Risk Management

The Board of Directors is responsible for the risk policy. This is implemented by the Executive Board.

Credit and counterpart risks:

  • Credit risks (including changes to ratings)
  • Country risks
  • Settlement risks
  • Cluster risks

PAA Capital Group of Companies are not primarily a financial institution, but instead focuses on providing advice and support to a sophisticated group of natural persons and legal entities. The institution’s lending power is only utilized, however, if this enables client assets to be acquired at the same time.

Only first-class partners are taken into consideration for the processing of transactions.

The institutions only actively offers micro lending and trust loans against readily marketable collateral.

Market risks:

  • Interest rate risks
  • Share price risks
  • Currency risks

The interest margin business is restricted to an absolute minimum within the framework of the overall client relationship. The institution also does offer bonds, medium-term notes or other fixed-interest products.

Depending on its market assessment, the institution holds trading positions in first-class, regularly traded equities or similar instruments in order to enable it to exploit price fluctuations. The trading portfolio exclusively contains equities, funds or index certificates. The positions are assessed and managed on a daily basis.

In general, foreign-exchange positions must be kept as small as possible. The credit business must be matched in the relevant currency or by using suitable currency hedging instruments. No proprietary trading in foreign currencies is currently conducted.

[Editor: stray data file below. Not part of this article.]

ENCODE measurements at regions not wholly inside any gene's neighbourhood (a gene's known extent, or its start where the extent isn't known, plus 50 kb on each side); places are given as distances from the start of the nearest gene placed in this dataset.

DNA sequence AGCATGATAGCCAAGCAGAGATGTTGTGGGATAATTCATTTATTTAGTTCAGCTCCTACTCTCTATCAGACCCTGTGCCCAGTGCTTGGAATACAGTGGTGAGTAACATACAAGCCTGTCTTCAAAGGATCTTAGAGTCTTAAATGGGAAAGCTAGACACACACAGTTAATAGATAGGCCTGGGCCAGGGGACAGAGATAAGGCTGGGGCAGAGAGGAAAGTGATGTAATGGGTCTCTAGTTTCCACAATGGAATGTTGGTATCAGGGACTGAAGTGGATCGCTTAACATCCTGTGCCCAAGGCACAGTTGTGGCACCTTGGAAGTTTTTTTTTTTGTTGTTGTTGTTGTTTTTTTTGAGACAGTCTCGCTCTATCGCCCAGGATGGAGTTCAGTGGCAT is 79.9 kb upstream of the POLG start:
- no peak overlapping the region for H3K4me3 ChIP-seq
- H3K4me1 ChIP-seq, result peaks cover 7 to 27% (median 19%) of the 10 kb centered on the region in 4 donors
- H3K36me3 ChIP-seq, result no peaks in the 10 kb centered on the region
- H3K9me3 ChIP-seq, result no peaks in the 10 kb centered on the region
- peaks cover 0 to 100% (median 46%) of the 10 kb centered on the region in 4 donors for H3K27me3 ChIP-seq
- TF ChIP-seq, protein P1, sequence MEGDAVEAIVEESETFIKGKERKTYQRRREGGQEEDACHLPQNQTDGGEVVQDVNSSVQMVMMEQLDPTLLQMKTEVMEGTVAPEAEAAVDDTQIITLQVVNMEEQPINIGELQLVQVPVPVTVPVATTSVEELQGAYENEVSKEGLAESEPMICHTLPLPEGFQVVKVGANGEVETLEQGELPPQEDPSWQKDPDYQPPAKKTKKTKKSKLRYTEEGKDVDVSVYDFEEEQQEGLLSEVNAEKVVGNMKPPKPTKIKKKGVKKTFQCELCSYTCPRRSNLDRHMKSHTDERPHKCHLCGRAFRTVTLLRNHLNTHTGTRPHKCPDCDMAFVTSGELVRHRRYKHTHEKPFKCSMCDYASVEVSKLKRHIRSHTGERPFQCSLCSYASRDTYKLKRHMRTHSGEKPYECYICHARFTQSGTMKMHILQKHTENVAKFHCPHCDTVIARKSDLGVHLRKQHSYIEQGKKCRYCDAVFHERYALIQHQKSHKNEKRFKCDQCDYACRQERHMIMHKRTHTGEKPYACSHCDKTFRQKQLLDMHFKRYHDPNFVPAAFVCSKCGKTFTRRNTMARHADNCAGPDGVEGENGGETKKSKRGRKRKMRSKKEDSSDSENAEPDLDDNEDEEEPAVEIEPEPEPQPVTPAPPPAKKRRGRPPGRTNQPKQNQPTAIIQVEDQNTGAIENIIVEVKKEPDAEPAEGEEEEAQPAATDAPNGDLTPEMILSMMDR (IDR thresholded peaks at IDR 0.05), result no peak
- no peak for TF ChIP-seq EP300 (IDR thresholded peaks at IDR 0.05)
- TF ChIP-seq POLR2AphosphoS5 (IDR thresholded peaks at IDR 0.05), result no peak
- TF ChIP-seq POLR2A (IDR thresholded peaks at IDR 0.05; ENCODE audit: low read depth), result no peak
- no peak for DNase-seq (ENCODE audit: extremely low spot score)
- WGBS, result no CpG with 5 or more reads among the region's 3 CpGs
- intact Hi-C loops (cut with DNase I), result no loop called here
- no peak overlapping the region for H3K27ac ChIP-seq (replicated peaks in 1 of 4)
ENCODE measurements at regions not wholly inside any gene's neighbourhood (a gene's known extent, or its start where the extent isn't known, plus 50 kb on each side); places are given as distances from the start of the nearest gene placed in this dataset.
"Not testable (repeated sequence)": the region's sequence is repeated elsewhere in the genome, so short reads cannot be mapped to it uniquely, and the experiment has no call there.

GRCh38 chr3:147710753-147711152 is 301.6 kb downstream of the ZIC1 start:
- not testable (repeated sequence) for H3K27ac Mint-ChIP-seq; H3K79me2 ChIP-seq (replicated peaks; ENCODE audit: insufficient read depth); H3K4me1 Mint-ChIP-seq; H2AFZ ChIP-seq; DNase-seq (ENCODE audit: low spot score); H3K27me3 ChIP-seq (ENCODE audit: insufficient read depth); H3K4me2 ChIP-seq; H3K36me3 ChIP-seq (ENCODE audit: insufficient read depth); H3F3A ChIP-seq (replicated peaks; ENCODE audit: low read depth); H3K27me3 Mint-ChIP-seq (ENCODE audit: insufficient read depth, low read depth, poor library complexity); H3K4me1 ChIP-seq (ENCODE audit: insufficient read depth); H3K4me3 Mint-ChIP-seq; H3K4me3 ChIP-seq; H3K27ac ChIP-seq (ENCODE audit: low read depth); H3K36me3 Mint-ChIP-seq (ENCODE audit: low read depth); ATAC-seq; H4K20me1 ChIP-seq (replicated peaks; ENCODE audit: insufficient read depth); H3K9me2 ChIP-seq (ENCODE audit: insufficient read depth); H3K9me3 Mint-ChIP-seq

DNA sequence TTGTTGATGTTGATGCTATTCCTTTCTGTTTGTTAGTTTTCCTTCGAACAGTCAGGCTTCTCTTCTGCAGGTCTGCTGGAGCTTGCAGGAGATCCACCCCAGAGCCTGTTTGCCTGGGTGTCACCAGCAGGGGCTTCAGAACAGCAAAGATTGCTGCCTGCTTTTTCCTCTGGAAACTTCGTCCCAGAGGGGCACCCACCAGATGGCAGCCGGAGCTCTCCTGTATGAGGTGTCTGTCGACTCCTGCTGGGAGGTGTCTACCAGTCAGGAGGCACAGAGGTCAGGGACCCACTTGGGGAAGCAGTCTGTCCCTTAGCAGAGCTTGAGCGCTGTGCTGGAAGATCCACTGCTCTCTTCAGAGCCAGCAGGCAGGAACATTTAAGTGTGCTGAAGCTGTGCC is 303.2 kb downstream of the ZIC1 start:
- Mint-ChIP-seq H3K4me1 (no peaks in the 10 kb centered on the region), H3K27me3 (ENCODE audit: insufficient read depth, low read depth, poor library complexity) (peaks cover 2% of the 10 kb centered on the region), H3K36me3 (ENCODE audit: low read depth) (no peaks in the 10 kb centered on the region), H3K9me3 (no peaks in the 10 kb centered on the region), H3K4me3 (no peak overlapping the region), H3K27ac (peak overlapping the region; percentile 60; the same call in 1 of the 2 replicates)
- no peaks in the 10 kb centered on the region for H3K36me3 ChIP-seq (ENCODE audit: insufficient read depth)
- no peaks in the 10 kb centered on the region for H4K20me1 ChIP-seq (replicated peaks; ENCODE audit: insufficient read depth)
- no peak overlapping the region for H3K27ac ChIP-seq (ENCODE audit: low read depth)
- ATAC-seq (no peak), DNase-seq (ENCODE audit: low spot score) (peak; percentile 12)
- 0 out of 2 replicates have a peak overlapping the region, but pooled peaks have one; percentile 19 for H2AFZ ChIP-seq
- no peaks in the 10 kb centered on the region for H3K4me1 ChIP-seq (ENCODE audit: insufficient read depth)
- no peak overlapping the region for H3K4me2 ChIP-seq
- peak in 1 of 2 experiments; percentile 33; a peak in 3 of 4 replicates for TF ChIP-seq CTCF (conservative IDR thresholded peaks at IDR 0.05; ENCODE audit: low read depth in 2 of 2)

Liquidity risk:

  • Refinancing risk
  • Market liquidity risk

Long-term invested client assets are placed as fiduciary investments with matching maturities. The institution maintains money market lines with suitable counterparts.

Operational and legal risks:

  • Internal fraudulent actions
  • External fraudulent actions
  • Recruitment practices and security at the workplace
  • Clients, products and business practices
  • Damage to tangible assets
  • Business interruptions and system outages
  • Execution, delivery and process management
  • Adviser liability

All of the institutions’s executive bodies must ensure the development and maintenance of a corporate culture which attaches great significance to minimizing risk.

Operational risks in the technical area are kept as low as possible through the extensive outsourcing of IT.

Employees must be trained and receive further training on an ongoing basis in order to maintain and build on their requisite specialist knowledge.

With regard to incentive systems, the remuneration policy must be structured in such a way that conflicts of interest and behavioral risks are minimized.